Militarism is a social/political approach that places great importance on a strong military or invests high value on military personnel and experience. The terms militarism and militantism do not carry the same meaning. This distinction is important, as certain cultures in the world can be fairly labeled militaristic but not militant, and vice versa. Militarism is a description of a culture’s attitude toward their armed forces, while the term militant more often refers to being rigid, confrontational, or aggressive in defending a set of principles.
The most popular modern example of a militarist culture is the United States of America. While individual feelings vary, American culture generally places a high degree of esteem on those who serve in the Armed Forces. Likewise, the United States, culturally, favors having a potent, well-funded, and relatively large military. These are all characteristics of militarism. While the USA might be the most well-known example of a militarist culture, it is hardly the “most militarist” nation on earth. Nations such as Russia, Israel, and Saudi Arabia devote (at the time of this writing) a higher proportion of national expenditures to their militaries than does the USA.
Trying to compare ancient countries to modern cultures, in terms of militarism, is all but impossible. Nations such as Sparta, Babylon, and Rome were extraordinarily warlike. In fact, military spending to the detriment of other needs is sometimes cited as a factor in Rome’s eventual downfall. While those empires might have exhibited exceptionally strong militarism, even for their own era, even relatively peaceful nations of ancient times engaged in the process of war more than a typical modern country. Nations of prior eras, even when not particularly aggressive, invested more of their men, money, and time into military pursuits than even the most militarist countries of the modern day.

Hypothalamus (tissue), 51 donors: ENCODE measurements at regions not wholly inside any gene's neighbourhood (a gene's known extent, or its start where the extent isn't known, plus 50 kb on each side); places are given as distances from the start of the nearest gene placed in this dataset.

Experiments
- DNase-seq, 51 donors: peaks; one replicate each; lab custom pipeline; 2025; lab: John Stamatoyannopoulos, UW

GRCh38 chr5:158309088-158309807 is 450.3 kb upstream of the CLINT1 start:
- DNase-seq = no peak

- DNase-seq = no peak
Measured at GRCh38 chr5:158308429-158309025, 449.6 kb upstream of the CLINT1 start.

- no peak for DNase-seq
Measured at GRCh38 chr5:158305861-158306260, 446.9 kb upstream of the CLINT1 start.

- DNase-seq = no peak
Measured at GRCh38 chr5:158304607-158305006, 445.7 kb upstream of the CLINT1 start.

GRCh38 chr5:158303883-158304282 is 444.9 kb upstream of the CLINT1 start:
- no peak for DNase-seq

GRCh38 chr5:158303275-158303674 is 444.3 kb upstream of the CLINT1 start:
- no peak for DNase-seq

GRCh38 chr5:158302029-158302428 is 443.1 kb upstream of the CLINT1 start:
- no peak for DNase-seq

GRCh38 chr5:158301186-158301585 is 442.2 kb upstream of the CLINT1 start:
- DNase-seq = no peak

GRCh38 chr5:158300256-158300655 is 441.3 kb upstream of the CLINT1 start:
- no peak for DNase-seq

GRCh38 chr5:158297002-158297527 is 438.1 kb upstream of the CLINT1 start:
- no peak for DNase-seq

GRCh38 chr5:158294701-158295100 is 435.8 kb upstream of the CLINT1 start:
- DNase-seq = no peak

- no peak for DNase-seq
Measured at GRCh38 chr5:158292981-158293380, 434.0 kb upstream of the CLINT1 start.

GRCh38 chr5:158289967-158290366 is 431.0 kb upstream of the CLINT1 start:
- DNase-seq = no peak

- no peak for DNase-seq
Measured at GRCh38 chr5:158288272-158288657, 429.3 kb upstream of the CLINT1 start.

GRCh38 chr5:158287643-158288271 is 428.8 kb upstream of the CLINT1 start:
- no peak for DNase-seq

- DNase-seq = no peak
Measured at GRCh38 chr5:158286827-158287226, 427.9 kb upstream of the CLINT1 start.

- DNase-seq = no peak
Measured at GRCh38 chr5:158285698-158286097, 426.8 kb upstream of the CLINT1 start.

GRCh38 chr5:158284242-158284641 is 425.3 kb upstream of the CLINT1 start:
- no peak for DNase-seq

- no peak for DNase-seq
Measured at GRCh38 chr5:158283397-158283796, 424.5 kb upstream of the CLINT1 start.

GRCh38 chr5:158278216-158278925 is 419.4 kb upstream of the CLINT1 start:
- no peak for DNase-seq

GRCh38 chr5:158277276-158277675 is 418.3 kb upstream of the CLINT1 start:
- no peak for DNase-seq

Israel would certainly have been considered militaristic during the conquest of Canaan. Even after that period, the Old Testament’s description of ancient Israel indicates a society where militarism was both assumed and essential (see 1 Kings 10:26). Surrounded by enemies and under all-but-constant threat, Israel had good reasons to maintain a robust military and to honor those who served as soldiers. That being said, surrounding nations would have been in similar circumstances. This further shows why militarism is most meaningful as a comparison between cultures of the same era.
Biblically, whether or not it’s acceptable for a culture to be militarist depends greatly on one’s view of issues such as just war, pacifism, the role of government, and so forth. In other words, Scripture does not give an immediate, easy answer to the question “should a nation embrace militarism?” As with many other cultural ideas, whether militarism is positive or negative has everything to do with how it’s practiced. Some see U.S. militarism over the last century or so as a positive influence in the world. Virtually all would agree that the militarism of Germany in the 1930s was disastrous.
Militarism, then, is very much like the idea of an individual person holding a weapon: the character and intentions of the one holding the weapon make all the difference in deeming that philosophy “good” or “bad.”